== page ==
Lubbock Area Man Invents Power Bike - KCBD NewsChannel 11 Lubbock


Lubbock Area Man Invents Power Bike

The state average for gas prices is four dollars a gallon. Rising gas prices have some people getting creative to ease the pain at the pump.  One Lubbock area man took matters into his own hands.

"I'm getting older, and gas is getting expensive," said Marshall Boyd.

With prices nearing $4 a gallon, people are feeling the effect of high gas prices in their everyday lives.  Stay at home mom, Nikole Ramirez said, "I stay at home. I can't go to many places with the gas prices now."

Marshall Boyd decided he needed a less expensive way to get around, so he invented a new method of transportation. He calls it the Texas Cowboy Rider, and says it was divine inspiration.

"I'm not a religious man, but I think God just hit me with it one night. All of a sudden at two o'clock in the morning he says, you know, build you a bike with a motor on it," said Boyd.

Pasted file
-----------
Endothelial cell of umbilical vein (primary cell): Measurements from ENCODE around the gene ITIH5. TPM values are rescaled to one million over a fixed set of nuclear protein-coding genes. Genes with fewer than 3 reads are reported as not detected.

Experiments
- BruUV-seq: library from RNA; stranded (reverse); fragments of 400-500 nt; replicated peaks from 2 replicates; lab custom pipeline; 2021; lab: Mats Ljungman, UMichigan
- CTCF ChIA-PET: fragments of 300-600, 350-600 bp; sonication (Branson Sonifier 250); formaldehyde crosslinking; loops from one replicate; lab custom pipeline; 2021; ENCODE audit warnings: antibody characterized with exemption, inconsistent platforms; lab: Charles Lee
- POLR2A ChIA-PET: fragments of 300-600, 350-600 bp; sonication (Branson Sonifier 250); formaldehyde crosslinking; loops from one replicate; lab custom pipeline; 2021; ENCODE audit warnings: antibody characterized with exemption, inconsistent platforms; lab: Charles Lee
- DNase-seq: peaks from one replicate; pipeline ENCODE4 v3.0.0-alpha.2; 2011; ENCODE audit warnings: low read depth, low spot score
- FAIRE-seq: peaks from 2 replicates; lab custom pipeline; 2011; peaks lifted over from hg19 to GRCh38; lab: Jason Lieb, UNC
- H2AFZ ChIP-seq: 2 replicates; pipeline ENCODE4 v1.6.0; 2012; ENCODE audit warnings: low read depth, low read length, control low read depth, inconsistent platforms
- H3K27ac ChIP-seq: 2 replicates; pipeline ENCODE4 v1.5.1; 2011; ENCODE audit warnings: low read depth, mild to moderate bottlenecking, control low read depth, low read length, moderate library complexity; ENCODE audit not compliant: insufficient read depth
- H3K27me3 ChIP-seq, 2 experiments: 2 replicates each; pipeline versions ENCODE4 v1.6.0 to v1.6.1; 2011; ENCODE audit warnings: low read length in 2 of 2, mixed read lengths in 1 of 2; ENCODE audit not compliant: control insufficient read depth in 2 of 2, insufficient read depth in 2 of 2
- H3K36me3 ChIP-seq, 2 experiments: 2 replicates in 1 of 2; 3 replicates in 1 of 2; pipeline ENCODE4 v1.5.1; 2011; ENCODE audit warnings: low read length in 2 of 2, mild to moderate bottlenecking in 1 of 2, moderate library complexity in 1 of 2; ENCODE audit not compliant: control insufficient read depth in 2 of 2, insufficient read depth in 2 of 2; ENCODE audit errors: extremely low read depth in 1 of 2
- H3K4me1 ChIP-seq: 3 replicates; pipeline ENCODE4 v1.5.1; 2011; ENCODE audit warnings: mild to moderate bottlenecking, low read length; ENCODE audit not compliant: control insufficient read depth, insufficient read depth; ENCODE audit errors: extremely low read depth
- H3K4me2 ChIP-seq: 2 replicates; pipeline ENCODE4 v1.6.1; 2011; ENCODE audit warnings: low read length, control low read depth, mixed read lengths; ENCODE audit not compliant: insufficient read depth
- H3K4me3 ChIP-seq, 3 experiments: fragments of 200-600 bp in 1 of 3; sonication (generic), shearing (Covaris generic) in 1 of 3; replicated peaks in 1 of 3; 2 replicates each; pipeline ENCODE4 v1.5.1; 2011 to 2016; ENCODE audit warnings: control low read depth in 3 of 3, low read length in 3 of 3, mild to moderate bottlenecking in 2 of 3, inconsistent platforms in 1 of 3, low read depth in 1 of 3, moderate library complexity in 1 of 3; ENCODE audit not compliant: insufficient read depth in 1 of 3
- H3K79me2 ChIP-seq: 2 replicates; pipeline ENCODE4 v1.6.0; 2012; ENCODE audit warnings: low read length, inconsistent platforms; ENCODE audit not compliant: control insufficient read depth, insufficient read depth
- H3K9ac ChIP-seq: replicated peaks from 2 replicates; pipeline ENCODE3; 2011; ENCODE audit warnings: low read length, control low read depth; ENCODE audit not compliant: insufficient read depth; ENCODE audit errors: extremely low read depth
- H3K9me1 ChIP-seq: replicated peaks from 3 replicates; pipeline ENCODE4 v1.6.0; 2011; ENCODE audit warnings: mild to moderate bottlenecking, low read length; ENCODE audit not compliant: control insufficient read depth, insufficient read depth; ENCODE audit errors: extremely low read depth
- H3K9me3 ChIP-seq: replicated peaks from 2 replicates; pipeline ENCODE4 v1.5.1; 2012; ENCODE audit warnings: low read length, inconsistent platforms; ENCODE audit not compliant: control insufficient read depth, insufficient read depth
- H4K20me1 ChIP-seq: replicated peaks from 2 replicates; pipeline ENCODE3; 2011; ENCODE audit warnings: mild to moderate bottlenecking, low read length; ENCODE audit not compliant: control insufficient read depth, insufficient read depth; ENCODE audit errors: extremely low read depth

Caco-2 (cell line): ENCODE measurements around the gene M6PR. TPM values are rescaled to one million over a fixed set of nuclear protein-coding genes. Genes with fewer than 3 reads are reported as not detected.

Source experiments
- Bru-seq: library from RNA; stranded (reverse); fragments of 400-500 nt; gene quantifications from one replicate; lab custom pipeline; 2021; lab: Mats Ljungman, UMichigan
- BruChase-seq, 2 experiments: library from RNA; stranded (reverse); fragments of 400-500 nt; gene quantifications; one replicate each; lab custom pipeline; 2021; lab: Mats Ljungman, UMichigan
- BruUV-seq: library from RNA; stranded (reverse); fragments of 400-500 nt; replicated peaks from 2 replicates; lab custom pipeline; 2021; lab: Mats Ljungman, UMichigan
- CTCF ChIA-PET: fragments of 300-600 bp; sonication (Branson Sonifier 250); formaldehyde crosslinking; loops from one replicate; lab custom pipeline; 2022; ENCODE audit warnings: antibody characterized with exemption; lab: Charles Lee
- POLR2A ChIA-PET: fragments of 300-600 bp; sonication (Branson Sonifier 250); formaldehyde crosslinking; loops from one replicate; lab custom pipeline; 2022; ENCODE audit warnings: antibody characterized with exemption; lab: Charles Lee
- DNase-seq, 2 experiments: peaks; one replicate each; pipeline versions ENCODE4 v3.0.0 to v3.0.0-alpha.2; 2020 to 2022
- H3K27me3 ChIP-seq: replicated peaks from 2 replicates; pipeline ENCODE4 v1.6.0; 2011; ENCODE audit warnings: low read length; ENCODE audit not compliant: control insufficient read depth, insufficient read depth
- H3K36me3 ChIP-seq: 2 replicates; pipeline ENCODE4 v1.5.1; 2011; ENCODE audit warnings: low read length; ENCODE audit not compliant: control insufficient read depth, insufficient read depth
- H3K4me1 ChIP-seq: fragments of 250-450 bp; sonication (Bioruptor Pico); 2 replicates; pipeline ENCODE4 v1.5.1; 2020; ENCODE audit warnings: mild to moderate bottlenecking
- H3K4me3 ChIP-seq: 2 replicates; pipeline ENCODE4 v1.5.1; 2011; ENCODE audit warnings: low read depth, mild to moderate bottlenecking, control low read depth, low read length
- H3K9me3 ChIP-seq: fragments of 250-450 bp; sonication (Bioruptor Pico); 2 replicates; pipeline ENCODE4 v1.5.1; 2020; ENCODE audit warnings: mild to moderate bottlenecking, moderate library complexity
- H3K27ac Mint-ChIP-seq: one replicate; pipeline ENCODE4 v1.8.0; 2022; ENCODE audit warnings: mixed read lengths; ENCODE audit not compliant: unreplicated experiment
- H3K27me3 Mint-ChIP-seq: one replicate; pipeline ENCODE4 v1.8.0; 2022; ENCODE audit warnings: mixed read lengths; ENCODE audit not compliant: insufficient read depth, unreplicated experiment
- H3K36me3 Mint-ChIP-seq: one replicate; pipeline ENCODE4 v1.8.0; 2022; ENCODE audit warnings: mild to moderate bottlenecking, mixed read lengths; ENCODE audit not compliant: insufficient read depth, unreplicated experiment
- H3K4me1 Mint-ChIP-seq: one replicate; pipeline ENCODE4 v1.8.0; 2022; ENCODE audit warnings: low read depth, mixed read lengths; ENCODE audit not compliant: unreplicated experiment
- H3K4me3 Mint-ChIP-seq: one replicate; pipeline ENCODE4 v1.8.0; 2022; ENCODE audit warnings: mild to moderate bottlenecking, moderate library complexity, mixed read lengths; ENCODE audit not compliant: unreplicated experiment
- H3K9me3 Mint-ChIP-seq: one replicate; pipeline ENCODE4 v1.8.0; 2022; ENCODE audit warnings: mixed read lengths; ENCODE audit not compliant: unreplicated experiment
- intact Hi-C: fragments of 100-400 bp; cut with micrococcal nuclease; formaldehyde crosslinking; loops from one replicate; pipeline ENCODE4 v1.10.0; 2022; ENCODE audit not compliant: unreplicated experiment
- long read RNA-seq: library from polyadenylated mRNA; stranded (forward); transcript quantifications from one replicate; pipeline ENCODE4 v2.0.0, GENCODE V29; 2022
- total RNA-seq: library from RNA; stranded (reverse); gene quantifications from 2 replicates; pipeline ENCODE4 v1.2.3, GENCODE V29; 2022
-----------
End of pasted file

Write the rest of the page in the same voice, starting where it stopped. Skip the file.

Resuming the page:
That's exactly what Boyd did. "Everybody I talked to, nobody told me any positive. I talked to mechanics, auto shops. They said you're crazy," said Boyd.

Five engines, several bike chains, and months later, Boyd did it, and now he has a patent from the U.S. Patent Department to prove it.

A small engine on the bike holds about one third of a gallon of gas. Boyd says you can get about 50 miles on just that, meaning 150 miles a gallon. Boyd guessed he could travel at 20 miles an hour, but when we followed him, our speedometer showed he was actually going around 30. He spent about $1,500 creating the bike, but now that he's figured out exactly what he needs to make it run, Boyd thinks he could do it again using less time and money.

He has one thing to say to anyone who has an idea that people think is crazy, "I say go for it, and don't quit."

Don't be surprised if the next time you're driving in Lubbock you see an engine powered bike in your rearview mirror. Boyd said he hopes to find a way to mass produce the engine powered bike. He also wants to invent accessories to attach, like a cart on the back to carry groceries.

Lubbock Police Department told us the bike doesn't have enough power or weight to be considered a motorcycle, so Boyd can drive it without a motorcycle license.

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